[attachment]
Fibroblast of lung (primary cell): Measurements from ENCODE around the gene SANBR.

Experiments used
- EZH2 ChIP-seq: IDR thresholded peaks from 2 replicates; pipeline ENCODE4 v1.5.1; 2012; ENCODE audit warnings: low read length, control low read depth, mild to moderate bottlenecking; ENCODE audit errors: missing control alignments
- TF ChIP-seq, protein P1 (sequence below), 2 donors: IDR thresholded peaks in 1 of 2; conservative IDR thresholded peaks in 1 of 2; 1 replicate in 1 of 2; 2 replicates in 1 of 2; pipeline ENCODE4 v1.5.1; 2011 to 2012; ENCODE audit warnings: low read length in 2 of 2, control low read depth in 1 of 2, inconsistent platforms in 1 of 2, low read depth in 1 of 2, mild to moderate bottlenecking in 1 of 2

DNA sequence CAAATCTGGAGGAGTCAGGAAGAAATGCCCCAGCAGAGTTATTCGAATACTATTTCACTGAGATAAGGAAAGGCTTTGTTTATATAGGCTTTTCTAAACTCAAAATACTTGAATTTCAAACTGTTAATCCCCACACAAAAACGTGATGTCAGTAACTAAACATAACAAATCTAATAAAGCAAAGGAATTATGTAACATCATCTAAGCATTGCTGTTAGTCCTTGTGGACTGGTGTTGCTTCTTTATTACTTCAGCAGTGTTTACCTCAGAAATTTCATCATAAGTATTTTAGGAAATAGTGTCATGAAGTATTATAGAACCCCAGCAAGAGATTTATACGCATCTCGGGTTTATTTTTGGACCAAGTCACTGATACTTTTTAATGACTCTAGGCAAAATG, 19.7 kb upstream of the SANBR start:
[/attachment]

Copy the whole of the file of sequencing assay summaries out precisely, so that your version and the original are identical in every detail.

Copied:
Fibroblast of lung (primary cell): Measurements from ENCODE around the gene SANBR.

Experiments used
- EZH2 ChIP-seq: IDR thresholded peaks from 2 replicates; pipeline ENCODE4 v1.5.1; 2012; ENCODE audit warnings: low read length, control low read depth, mild to moderate bottlenecking; ENCODE audit errors: missing control alignments
- TF ChIP-seq, protein P1 (sequence below), 2 donors: IDR thresholded peaks in 1 of 2; conservative IDR thresholded peaks in 1 of 2; 1 replicate in 1 of 2; 2 replicates in 1 of 2; pipeline ENCODE4 v1.5.1; 2011 to 2012; ENCODE audit warnings: low read length in 2 of 2, control low read depth in 1 of 2, inconsistent platforms in 1 of 2, low read depth in 1 of 2, mild to moderate bottlenecking in 1 of 2

DNA sequence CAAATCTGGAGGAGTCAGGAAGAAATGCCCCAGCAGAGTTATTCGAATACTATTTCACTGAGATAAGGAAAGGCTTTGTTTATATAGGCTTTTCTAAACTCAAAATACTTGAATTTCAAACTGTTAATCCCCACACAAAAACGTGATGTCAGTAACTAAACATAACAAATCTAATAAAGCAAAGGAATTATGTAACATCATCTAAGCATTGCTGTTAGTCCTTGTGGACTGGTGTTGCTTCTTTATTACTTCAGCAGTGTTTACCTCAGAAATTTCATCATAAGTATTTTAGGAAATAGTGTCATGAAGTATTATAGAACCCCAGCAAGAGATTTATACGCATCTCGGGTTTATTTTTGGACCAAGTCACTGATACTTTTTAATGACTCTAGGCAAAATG, 19.7 kb upstream of the SANBR start: